Physical volumes, also known as direct access storage devices (DASDs), are
fixed or removable storage devices. Typically, these devices are hard disks. A
fixed storage device is any storage device defined during system
configuration to be an integral part of the system DASD. The operating
system detects an error if a fixed storage device is not available at some time
during normal operation. A removable storage device is any storage device
defined during system configuration to be an optional part of the system
DASD. The removable storage device can be removed from the system at any
time during normal operation. As long as the device is logically unmounted
first, the operating system does not detect an error.

The following are terms used when discussing DASD volumes:
Block A contiguous, 512-byte region of a physical volume that
corresponds in size to a DASD sector. This is often used
interchangeably with sector.
Partition A set of blocks (with sequential cylinder, head, and sector
numbers) contained within a single physical volume.

A physical volume is a DASD structured for requests at the physical level, that
is, the level at which a processing unit can request device-independent
operations on a physical sector address basis. A physical volume is
composed of the following:
• A device-dependent reserved area.
• A variable number of physical blocks that serve as DASD descriptors.
• A number of partitions, each containing a fixed number of physical blocks.

Typical operations at the physical level are read-physical-block and

The number of blocks in a partition, as well as the number of partitions in a
given physical volume, are fixed when the physical volume is installed in a
volume group. Every physical volume in a volume group has exactly the same
partition size.

A disk must be designated as a physical volume and put in an available state
before it can be assigned to a volume group. A physical volume has certain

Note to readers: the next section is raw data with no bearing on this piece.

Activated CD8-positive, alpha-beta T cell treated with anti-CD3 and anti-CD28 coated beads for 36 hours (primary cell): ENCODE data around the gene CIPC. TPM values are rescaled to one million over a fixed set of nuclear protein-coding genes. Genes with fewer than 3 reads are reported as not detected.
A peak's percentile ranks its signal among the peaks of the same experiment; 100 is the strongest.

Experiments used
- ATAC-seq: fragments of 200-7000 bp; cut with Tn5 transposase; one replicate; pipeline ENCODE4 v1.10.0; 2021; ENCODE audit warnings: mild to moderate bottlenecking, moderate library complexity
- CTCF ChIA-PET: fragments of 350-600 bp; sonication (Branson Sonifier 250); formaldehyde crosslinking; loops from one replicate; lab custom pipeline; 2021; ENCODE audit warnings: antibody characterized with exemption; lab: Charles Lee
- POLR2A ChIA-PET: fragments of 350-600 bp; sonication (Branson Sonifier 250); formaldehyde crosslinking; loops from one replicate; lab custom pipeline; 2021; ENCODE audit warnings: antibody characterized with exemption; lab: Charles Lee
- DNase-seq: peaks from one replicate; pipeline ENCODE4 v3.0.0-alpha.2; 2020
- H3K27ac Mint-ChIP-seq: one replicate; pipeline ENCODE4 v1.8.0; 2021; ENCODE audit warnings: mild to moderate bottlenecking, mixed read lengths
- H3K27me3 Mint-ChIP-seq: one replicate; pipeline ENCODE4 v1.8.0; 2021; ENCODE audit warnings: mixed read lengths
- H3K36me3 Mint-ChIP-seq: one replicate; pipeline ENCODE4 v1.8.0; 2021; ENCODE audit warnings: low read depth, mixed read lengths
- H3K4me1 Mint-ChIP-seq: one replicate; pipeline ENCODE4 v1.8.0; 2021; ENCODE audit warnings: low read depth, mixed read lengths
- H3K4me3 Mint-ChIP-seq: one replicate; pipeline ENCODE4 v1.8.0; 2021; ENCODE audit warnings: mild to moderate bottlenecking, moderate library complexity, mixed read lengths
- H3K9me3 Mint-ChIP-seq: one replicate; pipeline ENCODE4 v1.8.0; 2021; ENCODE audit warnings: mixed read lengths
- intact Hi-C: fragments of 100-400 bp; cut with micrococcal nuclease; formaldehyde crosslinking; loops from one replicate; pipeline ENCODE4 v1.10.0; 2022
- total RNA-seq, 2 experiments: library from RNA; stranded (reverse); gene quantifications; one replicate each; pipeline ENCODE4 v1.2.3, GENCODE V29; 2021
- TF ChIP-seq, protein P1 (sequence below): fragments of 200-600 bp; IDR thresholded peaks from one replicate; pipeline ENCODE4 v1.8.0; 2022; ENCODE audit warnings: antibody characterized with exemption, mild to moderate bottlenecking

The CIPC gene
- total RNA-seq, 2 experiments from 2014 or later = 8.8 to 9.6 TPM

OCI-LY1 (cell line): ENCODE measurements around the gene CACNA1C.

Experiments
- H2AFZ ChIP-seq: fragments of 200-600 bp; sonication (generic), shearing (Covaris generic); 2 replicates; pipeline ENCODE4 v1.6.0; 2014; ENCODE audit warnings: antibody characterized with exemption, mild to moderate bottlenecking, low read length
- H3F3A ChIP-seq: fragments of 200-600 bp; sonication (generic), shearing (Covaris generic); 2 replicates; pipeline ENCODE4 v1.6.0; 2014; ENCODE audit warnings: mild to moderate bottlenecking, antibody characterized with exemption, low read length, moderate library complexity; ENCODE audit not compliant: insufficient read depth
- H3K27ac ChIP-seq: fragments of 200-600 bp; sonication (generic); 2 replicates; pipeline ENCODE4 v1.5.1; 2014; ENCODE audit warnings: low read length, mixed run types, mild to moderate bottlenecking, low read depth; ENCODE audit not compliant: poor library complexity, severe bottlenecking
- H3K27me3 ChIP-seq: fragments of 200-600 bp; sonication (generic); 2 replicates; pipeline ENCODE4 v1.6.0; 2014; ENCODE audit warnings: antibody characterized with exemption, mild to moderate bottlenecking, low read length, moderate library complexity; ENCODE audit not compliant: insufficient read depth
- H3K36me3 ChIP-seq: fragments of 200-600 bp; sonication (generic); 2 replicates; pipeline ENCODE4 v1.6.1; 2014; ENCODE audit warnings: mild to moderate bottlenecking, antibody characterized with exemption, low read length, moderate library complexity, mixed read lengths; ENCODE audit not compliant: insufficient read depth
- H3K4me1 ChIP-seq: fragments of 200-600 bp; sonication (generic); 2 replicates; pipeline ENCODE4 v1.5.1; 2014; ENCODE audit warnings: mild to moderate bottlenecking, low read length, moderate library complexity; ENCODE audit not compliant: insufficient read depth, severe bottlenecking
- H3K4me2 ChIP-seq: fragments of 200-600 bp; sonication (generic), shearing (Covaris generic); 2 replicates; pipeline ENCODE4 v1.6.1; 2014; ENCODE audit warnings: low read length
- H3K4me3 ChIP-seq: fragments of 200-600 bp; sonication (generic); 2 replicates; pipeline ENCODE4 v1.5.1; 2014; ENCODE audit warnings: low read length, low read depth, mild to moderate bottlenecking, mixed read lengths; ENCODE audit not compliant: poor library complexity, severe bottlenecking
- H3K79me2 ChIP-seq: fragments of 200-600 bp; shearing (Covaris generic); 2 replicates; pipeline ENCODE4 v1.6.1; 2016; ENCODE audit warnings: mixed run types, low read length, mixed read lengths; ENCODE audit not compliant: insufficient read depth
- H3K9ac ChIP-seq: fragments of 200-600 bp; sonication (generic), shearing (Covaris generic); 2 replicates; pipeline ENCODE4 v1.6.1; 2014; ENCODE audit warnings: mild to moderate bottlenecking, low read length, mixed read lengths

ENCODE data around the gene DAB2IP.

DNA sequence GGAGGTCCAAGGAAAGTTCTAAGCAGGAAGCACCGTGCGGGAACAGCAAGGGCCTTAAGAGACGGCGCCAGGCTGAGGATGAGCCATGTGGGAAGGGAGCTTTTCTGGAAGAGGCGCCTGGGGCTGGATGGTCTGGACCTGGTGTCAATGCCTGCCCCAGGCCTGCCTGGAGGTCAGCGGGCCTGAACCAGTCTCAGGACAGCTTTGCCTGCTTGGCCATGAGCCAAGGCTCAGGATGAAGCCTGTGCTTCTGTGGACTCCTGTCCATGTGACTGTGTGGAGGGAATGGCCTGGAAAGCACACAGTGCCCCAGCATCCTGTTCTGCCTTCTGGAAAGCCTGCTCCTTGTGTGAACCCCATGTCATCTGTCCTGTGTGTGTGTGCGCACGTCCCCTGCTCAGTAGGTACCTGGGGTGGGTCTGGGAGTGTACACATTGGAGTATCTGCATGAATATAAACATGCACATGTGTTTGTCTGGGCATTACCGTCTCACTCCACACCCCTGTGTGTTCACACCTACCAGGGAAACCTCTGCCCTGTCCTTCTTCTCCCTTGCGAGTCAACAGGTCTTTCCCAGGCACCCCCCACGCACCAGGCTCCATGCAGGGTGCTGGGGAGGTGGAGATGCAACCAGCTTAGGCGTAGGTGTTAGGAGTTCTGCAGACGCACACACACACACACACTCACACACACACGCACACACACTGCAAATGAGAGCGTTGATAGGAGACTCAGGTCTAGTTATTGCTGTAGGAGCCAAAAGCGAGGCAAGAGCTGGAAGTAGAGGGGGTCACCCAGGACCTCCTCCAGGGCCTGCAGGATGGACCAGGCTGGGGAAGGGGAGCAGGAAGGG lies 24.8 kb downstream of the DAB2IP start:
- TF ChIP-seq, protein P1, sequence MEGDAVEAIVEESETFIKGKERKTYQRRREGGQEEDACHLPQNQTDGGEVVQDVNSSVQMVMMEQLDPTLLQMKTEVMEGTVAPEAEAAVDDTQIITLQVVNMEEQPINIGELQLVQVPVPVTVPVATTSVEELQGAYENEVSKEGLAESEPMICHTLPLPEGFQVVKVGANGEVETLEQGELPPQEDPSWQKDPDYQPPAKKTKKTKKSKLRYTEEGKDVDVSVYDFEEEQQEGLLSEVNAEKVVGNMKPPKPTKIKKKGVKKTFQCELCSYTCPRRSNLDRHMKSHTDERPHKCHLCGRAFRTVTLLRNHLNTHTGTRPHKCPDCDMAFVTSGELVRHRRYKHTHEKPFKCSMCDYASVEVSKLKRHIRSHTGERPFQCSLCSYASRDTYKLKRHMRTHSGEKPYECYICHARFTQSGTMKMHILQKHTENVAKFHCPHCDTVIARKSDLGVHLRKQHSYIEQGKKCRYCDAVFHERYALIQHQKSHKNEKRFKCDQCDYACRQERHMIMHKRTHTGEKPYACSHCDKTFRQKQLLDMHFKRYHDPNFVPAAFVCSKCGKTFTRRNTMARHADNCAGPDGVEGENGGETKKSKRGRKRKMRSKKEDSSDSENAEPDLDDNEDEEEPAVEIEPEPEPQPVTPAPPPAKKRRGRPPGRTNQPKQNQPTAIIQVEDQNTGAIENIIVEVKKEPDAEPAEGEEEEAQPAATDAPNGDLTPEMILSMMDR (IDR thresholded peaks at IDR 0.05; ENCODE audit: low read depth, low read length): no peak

configuration and identification data written on it.

Sometime, it can get confusing as to the true name of a physical volume and
how it is recognized by the system. This usually occurs during service calls or
after a system has crashed. The ODM is used to attach an hdiskx name to a
physical volume ID (PVID) of a disk. The PVID is the soft “serial number” of a
disk that is created, usually just once during the lifetime of a physical
volume’s usage on AIX. It may need to be recreated using the dd command if
someone accidently overwrites it, or uses the low level diagnostics to
reformat the disk.

To make a disk into a physical volume, the PVID is placed onto the disk. The
PVID is an combination of the machine’s serial number (from the systems
EPROMs) and the date the PVID was generated. This combination ensures
the extremely low chance of PVIDs being duplicated. When the system is
booted, the disk configurator looks at the PVID residing on the disk and
compares it with an entry in the ODM. If an entry is found, then the disk is
given the hdiskx number in the ODM that is associated with the PVID. If there
is no matching entry, then the next name in the pool of ’free’ hdisk names is
allocated to the physical volume.

When you add a physical volume to a volume group, the physical volume is
partitioned into contiguous, equal sized units of space called physical
partitions. A physical partition is the smallest unit of storage space allocated.
Physical volumes inherit the volume group’s physical partition size, which can
only be set when the volume group is created (for example, using mkvg -S).

The support for physical partition sizes of 512 MB and 1024 MB have been
added to AIX 4.3.1. Hence, if you add a new volume group, the physical
partition sizes in megabytes you are allowed to chose are: 1, 2, 4, 8, 16, 32,
64, 128, 256, 512, and 1024 MBs.